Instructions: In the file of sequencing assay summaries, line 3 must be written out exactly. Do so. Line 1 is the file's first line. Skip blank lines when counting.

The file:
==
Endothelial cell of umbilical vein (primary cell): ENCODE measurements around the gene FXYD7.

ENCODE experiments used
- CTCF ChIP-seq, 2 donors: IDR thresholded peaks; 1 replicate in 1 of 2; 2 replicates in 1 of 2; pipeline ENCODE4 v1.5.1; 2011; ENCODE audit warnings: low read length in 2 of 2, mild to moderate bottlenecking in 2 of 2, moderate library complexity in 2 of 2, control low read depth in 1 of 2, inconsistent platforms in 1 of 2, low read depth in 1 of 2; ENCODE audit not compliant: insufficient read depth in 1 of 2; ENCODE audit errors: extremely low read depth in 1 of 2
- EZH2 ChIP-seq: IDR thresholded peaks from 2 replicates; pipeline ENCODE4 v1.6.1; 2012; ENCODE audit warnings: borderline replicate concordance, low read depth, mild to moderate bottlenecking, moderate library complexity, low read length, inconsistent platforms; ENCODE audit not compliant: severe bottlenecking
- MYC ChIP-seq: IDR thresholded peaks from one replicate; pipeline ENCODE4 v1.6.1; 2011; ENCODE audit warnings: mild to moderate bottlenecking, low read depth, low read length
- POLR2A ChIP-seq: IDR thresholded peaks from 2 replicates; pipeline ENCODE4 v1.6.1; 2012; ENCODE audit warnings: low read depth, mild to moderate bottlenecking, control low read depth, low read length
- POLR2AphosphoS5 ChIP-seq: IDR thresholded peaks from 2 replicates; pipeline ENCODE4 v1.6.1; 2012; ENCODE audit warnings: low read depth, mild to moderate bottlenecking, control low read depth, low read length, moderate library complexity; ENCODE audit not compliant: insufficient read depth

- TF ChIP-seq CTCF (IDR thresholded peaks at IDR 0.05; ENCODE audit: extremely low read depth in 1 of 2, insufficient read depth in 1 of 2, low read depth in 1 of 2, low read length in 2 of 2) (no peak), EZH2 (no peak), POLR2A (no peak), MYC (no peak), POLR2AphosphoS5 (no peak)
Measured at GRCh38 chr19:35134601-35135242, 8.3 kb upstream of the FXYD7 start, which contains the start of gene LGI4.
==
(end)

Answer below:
- CTCF ChIP-seq, 2 donors: IDR thresholded peaks; 1 replicate in 1 of 2; 2 replicates in 1 of 2; pipeline ENCODE4 v1.5.1; 2011; ENCODE audit warnings: low read length in 2 of 2, mild to moderate bottlenecking in 2 of 2, moderate library complexity in 2 of 2, control low read depth in 1 of 2, inconsistent platforms in 1 of 2, low read depth in 1 of 2; ENCODE audit not compliant: insufficient read depth in 1 of 2; ENCODE audit errors: extremely low read depth in 1 of 2